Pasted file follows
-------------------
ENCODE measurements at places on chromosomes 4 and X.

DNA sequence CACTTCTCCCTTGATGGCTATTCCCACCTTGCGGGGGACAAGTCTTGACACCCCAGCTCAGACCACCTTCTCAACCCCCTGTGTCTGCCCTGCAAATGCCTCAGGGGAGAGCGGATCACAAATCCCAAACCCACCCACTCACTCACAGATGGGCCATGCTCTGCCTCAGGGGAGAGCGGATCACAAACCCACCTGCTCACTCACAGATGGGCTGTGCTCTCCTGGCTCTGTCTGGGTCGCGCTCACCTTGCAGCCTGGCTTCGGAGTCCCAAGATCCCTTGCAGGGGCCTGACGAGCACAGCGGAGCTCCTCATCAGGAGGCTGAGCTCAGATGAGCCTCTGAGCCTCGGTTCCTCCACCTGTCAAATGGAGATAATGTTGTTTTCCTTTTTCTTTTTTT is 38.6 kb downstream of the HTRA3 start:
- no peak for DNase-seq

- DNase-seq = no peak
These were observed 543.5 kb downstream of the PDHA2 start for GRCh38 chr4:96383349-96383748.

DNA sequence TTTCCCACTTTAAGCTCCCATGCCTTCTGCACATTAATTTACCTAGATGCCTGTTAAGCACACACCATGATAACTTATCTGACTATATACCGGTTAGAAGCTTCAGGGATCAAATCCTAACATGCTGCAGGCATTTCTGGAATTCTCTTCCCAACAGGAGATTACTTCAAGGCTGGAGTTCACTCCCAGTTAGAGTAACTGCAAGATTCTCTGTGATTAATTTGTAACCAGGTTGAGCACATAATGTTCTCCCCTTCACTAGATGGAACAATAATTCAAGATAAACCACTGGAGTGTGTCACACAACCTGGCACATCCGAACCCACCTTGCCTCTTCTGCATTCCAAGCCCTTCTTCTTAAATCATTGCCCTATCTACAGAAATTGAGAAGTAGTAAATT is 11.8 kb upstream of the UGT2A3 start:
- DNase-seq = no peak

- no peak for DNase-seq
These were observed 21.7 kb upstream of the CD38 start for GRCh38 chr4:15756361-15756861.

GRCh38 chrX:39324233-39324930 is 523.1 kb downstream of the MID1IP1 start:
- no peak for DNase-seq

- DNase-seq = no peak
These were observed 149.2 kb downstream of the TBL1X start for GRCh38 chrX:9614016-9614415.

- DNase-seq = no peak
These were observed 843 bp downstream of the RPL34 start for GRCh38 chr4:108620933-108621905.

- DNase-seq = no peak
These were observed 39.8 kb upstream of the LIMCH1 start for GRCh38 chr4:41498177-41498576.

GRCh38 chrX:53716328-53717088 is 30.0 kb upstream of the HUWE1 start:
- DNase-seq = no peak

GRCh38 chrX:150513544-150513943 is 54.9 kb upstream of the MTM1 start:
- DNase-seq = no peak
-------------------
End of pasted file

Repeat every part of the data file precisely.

ENCODE measurements at places on chromosomes 4 and X.

DNA sequence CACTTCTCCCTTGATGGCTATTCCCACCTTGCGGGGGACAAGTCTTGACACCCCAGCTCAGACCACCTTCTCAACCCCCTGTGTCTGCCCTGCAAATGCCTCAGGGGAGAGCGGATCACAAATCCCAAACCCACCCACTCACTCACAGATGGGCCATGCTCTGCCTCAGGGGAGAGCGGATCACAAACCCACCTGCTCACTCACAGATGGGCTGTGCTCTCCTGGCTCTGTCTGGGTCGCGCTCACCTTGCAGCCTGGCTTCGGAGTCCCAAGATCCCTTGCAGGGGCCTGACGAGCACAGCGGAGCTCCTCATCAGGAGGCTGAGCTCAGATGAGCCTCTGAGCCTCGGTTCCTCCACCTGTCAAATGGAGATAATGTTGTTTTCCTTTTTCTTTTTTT is 38.6 kb downstream of the HTRA3 start:
- no peak for DNase-seq

- DNase-seq = no peak
These were observed 543.5 kb downstream of the PDHA2 start for GRCh38 chr4:96383349-96383748.

DNA sequence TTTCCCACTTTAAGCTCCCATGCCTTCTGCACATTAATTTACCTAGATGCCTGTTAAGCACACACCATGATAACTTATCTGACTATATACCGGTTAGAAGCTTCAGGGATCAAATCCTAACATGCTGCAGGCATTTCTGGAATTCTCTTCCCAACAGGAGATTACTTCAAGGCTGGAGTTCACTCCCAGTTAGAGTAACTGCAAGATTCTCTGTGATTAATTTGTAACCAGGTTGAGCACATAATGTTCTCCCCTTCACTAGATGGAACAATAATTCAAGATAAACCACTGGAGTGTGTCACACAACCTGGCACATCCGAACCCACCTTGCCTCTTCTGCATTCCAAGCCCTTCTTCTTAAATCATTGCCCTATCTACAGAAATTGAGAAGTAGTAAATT is 11.8 kb upstream of the UGT2A3 start:
- DNase-seq = no peak

- no peak for DNase-seq
These were observed 21.7 kb upstream of the CD38 start for GRCh38 chr4:15756361-15756861.

GRCh38 chrX:39324233-39324930 is 523.1 kb downstream of the MID1IP1 start:
- no peak for DNase-seq

- DNase-seq = no peak
These were observed 149.2 kb downstream of the TBL1X start for GRCh38 chrX:9614016-9614415.

- DNase-seq = no peak
These were observed 843 bp downstream of the RPL34 start for GRCh38 chr4:108620933-108621905.

- DNase-seq = no peak
These were observed 39.8 kb upstream of the LIMCH1 start for GRCh38 chr4:41498177-41498576.

GRCh38 chrX:53716328-53717088 is 30.0 kb upstream of the HUWE1 start:
- DNase-seq = no peak

GRCh38 chrX:150513544-150513943 is 54.9 kb upstream of the MTM1 start:
- DNase-seq = no peak